Sunday, April 30, 2017
Week 35 is the week of Yom Yerushalayim and Rosh Chodesh Sivan. The Torah portion section for this week describes that “whoever gathered much did not have more, and whoever gathered little did not have less.” This idea is connected to how to achieve harmony – each one doing their share. The unity is a symbol of Sivan and is also a symbol of Yom Yerushalayim. (One of the connections to the Six Day War is perhaps the fact that the so much was accomplished in so little time. In six day’s time, Israel’s territory more than tripled – this seems related to the idea of “whoever gathered little did not have less” – when it comes to miracles, time and effort is not necessarily commensurate to the outcome.
The Haftorah verses speak of Yael’s brave and cunning actions. She struck Sissera at the right time. Similarly, one of the greatest miracles of the Six Day War was the fact that we struck our enemies bravely and effectively, at the right time.
Daf Lamed Heh (Folio 35) of Sotah continues the discussion of the spies, particularly Calev. It also discusses transporting the Aron and the rocks that were used for writing the Torah and as signs for future generations. The theme of the spies and Calev is very appropriate for Yom Yerushalayim, for Calev showed the kind of spirit needed to conquer the land, as was done in 1967. Part of the discussion of the Aron also relates to bringing the Aron to Jerusalem. The setting up of the rocks in order to write the Torah on them seems parallel to the encampment at Har Sinai.
Rehoboam, the son of Solomon, was king at the time the Jewish kingdom split into two. His name comes from Rehav (wide expansive) Am (nation). His counterpart is Jeroboam, who was crowned the king of the Kingdom of Israel. His name is also related to the nation (Am), and can be translated as one who “will increase” or “will fight for” the nation. Unfortunately, the division between the two kingdoms did nothing to increase the nation. How appropriate then that Rehoboam be the one to be connected to Week 35, when the nation was united (on Rosh Chodesh Sivan), and when the territories of Jerusalem and Judea and Samaria were reunited under Jewish Sovereignty (Yom Yerushalayim).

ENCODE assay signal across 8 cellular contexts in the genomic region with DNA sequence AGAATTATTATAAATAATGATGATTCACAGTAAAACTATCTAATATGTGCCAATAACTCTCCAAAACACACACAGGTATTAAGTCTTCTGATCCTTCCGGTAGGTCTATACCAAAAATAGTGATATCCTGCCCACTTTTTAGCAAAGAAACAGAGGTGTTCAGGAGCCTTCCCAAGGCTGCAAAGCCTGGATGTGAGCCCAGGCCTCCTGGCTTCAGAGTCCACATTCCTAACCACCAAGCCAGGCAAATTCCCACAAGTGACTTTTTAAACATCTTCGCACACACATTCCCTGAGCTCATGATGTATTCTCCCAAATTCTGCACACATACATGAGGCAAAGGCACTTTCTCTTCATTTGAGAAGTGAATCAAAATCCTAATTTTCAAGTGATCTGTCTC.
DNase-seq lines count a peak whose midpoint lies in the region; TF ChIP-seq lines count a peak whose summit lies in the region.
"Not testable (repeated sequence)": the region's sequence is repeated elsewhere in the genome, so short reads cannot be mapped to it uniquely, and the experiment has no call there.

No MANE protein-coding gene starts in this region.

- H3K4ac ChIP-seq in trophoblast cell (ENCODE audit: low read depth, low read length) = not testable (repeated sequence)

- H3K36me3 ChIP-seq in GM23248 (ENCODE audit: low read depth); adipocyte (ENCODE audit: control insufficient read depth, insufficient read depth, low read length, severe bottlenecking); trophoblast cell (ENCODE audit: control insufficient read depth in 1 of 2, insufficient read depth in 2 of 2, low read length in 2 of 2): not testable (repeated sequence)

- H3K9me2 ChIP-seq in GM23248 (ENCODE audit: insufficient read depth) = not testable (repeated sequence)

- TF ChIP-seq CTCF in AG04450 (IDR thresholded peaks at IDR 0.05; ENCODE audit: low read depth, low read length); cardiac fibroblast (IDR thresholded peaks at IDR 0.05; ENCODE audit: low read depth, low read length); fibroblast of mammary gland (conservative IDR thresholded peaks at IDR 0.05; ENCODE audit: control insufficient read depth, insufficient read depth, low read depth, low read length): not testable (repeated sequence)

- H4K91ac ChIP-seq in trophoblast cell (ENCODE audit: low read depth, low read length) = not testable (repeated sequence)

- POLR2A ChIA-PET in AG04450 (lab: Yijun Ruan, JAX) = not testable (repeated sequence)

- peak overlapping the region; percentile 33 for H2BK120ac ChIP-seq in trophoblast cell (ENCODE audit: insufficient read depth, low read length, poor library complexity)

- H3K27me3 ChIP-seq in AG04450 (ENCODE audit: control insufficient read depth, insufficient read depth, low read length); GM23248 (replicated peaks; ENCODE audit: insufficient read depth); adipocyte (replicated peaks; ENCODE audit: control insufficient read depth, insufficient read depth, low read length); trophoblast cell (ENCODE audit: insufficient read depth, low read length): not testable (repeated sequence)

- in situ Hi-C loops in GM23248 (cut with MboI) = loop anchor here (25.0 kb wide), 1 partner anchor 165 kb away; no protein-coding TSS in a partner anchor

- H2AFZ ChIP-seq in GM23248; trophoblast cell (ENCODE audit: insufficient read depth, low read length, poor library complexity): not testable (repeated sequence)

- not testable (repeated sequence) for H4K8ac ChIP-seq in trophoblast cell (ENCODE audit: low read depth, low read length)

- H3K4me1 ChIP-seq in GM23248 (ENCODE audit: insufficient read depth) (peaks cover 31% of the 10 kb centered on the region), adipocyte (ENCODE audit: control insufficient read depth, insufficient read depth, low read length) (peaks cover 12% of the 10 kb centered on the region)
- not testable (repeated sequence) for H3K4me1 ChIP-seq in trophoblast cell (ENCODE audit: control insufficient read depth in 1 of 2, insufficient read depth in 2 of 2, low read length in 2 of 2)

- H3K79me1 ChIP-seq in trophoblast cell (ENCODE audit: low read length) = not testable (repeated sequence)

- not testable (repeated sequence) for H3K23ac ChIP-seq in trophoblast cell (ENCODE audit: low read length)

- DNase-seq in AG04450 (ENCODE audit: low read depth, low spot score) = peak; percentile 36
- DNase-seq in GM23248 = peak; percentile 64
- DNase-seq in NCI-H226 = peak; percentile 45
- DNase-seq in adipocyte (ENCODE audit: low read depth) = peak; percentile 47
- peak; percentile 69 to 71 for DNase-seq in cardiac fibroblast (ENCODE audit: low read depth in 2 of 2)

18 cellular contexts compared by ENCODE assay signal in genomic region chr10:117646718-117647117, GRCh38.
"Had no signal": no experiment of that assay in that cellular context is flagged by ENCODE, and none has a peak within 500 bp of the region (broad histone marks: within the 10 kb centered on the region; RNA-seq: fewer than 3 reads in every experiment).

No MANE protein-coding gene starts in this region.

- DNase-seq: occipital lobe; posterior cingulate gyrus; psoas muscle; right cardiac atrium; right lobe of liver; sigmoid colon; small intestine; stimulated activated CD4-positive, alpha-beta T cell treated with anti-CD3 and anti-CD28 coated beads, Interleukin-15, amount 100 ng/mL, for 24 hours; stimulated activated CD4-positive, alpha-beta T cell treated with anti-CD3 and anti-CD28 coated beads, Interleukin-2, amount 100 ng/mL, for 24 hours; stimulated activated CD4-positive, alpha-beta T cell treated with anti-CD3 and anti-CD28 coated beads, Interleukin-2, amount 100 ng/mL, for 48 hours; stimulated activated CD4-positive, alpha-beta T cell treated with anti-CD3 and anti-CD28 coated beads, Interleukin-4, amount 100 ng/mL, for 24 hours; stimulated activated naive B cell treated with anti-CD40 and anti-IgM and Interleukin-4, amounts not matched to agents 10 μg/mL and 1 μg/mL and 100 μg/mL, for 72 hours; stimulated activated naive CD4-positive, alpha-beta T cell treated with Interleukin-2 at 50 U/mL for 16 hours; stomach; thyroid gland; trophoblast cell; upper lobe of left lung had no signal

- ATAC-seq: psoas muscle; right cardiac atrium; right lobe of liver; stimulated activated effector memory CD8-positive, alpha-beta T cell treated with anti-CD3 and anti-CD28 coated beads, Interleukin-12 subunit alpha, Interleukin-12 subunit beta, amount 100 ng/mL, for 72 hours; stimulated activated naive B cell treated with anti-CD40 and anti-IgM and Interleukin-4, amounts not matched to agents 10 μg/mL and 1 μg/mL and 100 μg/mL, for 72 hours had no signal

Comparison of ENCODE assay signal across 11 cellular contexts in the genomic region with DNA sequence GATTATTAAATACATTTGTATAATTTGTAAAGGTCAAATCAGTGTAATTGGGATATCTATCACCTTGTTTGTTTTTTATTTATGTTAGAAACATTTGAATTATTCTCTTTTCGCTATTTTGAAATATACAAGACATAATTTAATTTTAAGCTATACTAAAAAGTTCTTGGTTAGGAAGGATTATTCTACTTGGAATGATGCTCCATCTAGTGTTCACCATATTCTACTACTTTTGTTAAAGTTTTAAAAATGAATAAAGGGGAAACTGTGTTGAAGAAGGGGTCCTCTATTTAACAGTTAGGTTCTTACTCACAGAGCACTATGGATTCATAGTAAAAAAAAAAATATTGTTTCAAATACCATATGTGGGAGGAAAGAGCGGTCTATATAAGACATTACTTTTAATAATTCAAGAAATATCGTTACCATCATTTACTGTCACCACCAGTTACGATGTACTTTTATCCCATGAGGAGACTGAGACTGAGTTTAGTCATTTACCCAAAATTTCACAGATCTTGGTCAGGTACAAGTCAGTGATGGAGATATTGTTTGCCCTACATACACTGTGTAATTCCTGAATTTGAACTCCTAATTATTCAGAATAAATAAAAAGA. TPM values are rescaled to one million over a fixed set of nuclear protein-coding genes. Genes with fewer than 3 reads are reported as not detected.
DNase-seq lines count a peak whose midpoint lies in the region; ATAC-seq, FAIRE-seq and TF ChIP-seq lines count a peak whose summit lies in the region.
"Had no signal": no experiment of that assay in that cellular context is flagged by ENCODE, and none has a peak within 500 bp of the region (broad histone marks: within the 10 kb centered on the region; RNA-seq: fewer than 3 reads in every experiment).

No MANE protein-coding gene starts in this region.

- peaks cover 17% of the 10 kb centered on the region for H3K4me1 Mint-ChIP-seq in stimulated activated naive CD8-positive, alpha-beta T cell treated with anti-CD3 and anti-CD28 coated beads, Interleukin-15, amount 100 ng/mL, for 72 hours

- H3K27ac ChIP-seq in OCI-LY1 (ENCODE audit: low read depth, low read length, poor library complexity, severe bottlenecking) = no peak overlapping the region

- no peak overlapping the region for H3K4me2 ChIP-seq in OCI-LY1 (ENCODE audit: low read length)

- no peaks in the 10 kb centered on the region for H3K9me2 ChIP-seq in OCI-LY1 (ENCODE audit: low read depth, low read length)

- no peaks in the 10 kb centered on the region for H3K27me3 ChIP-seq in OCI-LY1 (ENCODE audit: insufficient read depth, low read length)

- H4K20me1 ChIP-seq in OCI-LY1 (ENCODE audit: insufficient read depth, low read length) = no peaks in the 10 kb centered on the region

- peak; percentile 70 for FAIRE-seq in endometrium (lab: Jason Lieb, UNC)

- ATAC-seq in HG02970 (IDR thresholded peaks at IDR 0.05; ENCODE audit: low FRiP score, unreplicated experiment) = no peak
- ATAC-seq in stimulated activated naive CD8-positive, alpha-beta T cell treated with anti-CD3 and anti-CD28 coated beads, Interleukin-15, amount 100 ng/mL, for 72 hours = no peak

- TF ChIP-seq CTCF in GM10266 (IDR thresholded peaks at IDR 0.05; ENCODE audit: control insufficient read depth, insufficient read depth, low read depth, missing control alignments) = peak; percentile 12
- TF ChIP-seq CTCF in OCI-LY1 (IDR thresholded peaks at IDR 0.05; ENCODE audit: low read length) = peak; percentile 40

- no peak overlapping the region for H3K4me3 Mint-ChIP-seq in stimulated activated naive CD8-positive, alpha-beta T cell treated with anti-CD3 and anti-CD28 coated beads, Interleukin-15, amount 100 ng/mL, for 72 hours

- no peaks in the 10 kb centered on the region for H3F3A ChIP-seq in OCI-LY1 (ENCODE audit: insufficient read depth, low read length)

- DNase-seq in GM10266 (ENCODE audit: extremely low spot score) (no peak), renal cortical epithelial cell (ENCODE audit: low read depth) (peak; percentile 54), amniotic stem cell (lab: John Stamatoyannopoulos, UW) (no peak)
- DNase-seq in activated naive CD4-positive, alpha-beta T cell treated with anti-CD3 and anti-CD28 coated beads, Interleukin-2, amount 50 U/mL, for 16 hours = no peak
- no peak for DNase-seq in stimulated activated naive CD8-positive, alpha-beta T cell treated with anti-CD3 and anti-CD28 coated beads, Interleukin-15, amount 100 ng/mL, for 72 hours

Both Rehoboam and Jeroboam’s ways were sinful. In Rehoboam’s time, idol worship and adultery spread in the Kingdom of Judah. Jeroboam, in the Kingdom of Israel, caused even more idol worship to take place. He is cited in Pirkei Avot as the quintessential example of someone who sinned and caused others (including future kings) to sin as well. Jeroboam’s rebellion against Hashem was such that he even set up golden calves to be worshiped in an alternate temple to the one in Jerusalem. Our getting ready to accept the Torah must also involve banishing the “idols” and “adulterous” behaviors of our time, focusing completely on Hashem.
In the thirty-fifth week, the Jews journey from Mount Hor and camp in Zalmonah. Zalmonah comes from Zalmon, darkness. Rabbi Jacobson explains that this is connected to the verse in Psalms 68:15, “becoming whitened from the dark shadows of exile” (Targum Yonasan. Rokeach) These words are reminiscent of the song of the deer in week 36 of Book 1, "And I shall sing of Your strength, I shall rejoice of Your kindness in the morning, for You were a refuge to me, and a hiding place on the day of my oppression." (Psalms 59:17) On Shavuot, we think of all the darkness we had to endure (such as during the counting of the omer) to get to this moment of light. The personal journey for this week is to internalize the concept of love and peace related to Aharon and the receiving of the Torah, and now focus on light we are about to receive after the darkness we endured.
Posted by Kahane at 2:27 PM
Sunday, April 23, 2017
Week 36 is the week of Shavuot. The section of Beshalach for this week describes how Moshe told the people not to leave any of the mannah until morning. However, some did not obey Moshe, and the mannah spoiled. This is similar to Shavuot itself, when in the initial giving of the Torah the people overslept, and Moshe reprimanded the people for it. This is the basis for the custom to spend all night studying Torah (ie. not leaving it until morning).
The Haftorah verses speak of Yael’s brave actions. If, like in week 34, we take the words out of the context of Yael’s actions, they could actually be a reference to the tremendous experience of Mount Sinai. There, the Torah pierced and penetrated our minds in a way that left an indelible mark in every Jewish soul.